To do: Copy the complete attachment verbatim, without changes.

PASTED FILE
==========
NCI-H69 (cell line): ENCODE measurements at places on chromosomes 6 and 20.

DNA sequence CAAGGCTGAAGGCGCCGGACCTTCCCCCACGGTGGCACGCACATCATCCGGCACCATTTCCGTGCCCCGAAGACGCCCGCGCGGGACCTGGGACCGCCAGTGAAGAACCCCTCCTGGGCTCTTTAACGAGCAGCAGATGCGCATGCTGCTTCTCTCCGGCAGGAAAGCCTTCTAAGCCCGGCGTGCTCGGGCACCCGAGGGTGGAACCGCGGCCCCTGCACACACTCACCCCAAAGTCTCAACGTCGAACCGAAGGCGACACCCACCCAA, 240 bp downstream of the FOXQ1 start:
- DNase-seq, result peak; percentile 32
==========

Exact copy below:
NCI-H69 (cell line): ENCODE measurements at places on chromosomes 6 and 20.

DNA sequence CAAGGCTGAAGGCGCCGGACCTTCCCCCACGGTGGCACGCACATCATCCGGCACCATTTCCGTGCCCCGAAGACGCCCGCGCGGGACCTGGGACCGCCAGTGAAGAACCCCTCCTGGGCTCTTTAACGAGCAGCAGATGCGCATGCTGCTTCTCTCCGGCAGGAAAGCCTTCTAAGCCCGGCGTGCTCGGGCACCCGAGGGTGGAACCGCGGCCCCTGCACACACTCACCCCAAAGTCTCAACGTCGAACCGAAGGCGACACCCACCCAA, 240 bp downstream of the FOXQ1 start:
- DNase-seq, result peak; percentile 32